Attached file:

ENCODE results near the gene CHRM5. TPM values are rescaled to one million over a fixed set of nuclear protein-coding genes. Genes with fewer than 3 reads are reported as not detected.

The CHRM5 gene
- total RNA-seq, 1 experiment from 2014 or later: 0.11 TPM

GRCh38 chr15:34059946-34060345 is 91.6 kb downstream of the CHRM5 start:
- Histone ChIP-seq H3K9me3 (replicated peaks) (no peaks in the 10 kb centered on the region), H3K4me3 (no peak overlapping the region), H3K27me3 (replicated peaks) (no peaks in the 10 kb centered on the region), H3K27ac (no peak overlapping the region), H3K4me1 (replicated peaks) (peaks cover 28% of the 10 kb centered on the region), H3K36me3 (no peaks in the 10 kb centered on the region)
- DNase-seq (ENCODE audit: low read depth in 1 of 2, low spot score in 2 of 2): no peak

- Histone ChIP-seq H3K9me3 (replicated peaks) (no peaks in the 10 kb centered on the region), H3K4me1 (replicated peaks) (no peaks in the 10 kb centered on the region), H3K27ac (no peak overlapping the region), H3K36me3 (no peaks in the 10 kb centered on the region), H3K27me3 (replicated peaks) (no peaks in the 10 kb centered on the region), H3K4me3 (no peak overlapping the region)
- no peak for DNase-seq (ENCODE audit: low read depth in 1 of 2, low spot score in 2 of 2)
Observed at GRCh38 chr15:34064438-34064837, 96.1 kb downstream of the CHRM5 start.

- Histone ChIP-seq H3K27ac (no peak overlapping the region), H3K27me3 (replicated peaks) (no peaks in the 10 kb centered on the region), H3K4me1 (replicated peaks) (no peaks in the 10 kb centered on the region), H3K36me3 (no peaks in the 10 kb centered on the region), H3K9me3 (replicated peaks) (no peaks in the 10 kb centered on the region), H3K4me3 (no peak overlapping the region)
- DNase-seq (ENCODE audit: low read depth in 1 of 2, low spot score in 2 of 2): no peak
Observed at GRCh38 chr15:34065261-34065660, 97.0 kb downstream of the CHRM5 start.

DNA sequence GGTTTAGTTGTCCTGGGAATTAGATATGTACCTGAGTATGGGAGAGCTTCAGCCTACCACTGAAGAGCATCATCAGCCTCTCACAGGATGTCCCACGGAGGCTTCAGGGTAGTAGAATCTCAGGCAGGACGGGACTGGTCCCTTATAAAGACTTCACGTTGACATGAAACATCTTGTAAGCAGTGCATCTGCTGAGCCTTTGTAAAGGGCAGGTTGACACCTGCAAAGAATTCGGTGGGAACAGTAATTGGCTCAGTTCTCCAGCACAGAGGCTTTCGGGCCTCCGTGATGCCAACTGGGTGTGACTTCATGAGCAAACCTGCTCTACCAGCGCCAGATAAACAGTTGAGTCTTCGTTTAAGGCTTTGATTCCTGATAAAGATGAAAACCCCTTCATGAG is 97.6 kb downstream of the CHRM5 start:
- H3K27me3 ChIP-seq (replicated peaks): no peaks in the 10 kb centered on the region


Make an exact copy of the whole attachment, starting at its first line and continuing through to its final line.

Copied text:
ENCODE results near the gene CHRM5. TPM values are rescaled to one million over a fixed set of nuclear protein-coding genes. Genes with fewer than 3 reads are reported as not detected.

The CHRM5 gene
- total RNA-seq, 1 experiment from 2014 or later: 0.11 TPM

GRCh38 chr15:34059946-34060345 is 91.6 kb downstream of the CHRM5 start:
- Histone ChIP-seq H3K9me3 (replicated peaks) (no peaks in the 10 kb centered on the region), H3K4me3 (no peak overlapping the region), H3K27me3 (replicated peaks) (no peaks in the 10 kb centered on the region), H3K27ac (no peak overlapping the region), H3K4me1 (replicated peaks) (peaks cover 28% of the 10 kb centered on the region), H3K36me3 (no peaks in the 10 kb centered on the region)
- DNase-seq (ENCODE audit: low read depth in 1 of 2, low spot score in 2 of 2): no peak

- Histone ChIP-seq H3K9me3 (replicated peaks) (no peaks in the 10 kb centered on the region), H3K4me1 (replicated peaks) (no peaks in the 10 kb centered on the region), H3K27ac (no peak overlapping the region), H3K36me3 (no peaks in the 10 kb centered on the region), H3K27me3 (replicated peaks) (no peaks in the 10 kb centered on the region), H3K4me3 (no peak overlapping the region)
- no peak for DNase-seq (ENCODE audit: low read depth in 1 of 2, low spot score in 2 of 2)
Observed at GRCh38 chr15:34064438-34064837, 96.1 kb downstream of the CHRM5 start.

- Histone ChIP-seq H3K27ac (no peak overlapping the region), H3K27me3 (replicated peaks) (no peaks in the 10 kb centered on the region), H3K4me1 (replicated peaks) (no peaks in the 10 kb centered on the region), H3K36me3 (no peaks in the 10 kb centered on the region), H3K9me3 (replicated peaks) (no peaks in the 10 kb centered on the region), H3K4me3 (no peak overlapping the region)
- DNase-seq (ENCODE audit: low read depth in 1 of 2, low spot score in 2 of 2): no peak
Observed at GRCh38 chr15:34065261-34065660, 97.0 kb downstream of the CHRM5 start.

DNA sequence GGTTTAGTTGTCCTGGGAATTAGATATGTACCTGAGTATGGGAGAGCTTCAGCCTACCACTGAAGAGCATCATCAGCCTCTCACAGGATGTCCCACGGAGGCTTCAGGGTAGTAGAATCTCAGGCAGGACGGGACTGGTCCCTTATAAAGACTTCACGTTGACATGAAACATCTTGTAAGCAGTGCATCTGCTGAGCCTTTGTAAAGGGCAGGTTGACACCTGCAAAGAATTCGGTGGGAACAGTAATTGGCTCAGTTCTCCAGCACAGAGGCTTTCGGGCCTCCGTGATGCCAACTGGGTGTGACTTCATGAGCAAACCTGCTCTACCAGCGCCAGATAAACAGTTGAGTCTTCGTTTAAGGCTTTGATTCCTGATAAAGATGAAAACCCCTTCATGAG is 97.6 kb downstream of the CHRM5 start:
- H3K27me3 ChIP-seq (replicated peaks): no peaks in the 10 kb centered on the region